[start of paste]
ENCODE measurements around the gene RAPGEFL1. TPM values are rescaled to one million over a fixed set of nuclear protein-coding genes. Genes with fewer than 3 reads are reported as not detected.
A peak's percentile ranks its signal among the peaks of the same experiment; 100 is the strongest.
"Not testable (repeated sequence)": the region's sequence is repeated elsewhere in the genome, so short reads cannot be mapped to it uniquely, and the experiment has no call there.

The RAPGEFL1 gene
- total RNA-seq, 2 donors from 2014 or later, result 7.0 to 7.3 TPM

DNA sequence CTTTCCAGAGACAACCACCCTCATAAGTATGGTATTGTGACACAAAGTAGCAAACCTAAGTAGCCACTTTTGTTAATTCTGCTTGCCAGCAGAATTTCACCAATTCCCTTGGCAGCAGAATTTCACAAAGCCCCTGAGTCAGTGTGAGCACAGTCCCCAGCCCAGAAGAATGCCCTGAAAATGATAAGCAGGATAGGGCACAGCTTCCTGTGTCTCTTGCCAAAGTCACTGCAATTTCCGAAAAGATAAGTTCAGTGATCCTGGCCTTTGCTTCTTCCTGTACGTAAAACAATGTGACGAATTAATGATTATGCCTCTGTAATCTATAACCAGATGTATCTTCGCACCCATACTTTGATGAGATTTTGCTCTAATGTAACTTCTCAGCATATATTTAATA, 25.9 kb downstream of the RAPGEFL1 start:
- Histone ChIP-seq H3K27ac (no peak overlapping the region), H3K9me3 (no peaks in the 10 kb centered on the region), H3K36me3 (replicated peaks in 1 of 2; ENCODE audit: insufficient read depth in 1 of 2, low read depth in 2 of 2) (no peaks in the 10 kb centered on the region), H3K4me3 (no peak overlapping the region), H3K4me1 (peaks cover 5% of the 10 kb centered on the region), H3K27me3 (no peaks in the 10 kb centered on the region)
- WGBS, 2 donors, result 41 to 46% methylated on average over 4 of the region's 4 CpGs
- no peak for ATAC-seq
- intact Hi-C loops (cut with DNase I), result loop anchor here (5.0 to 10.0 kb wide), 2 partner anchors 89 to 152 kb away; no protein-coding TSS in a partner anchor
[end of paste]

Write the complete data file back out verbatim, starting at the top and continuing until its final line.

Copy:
ENCODE measurements around the gene RAPGEFL1. TPM values are rescaled to one million over a fixed set of nuclear protein-coding genes. Genes with fewer than 3 reads are reported as not detected.
A peak's percentile ranks its signal among the peaks of the same experiment; 100 is the strongest.
"Not testable (repeated sequence)": the region's sequence is repeated elsewhere in the genome, so short reads cannot be mapped to it uniquely, and the experiment has no call there.

The RAPGEFL1 gene
- total RNA-seq, 2 donors from 2014 or later, result 7.0 to 7.3 TPM

DNA sequence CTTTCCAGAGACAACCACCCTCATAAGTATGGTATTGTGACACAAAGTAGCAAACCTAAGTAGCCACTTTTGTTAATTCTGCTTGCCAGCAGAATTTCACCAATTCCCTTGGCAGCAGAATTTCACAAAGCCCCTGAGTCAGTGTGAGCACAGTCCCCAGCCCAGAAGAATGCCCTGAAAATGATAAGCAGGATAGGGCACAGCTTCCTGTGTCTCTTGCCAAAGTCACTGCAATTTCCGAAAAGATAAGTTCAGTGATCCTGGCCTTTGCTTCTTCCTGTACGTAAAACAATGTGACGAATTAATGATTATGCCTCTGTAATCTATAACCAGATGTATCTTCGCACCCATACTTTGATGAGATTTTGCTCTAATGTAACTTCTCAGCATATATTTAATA, 25.9 kb downstream of the RAPGEFL1 start:
- Histone ChIP-seq H3K27ac (no peak overlapping the region), H3K9me3 (no peaks in the 10 kb centered on the region), H3K36me3 (replicated peaks in 1 of 2; ENCODE audit: insufficient read depth in 1 of 2, low read depth in 2 of 2) (no peaks in the 10 kb centered on the region), H3K4me3 (no peak overlapping the region), H3K4me1 (peaks cover 5% of the 10 kb centered on the region), H3K27me3 (no peaks in the 10 kb centered on the region)
- WGBS, 2 donors, result 41 to 46% methylated on average over 4 of the region's 4 CpGs
- no peak for ATAC-seq
- intact Hi-C loops (cut with DNase I), result loop anchor here (5.0 to 10.0 kb wide), 2 partner anchors 89 to 152 kb away; no protein-coding TSS in a partner anchor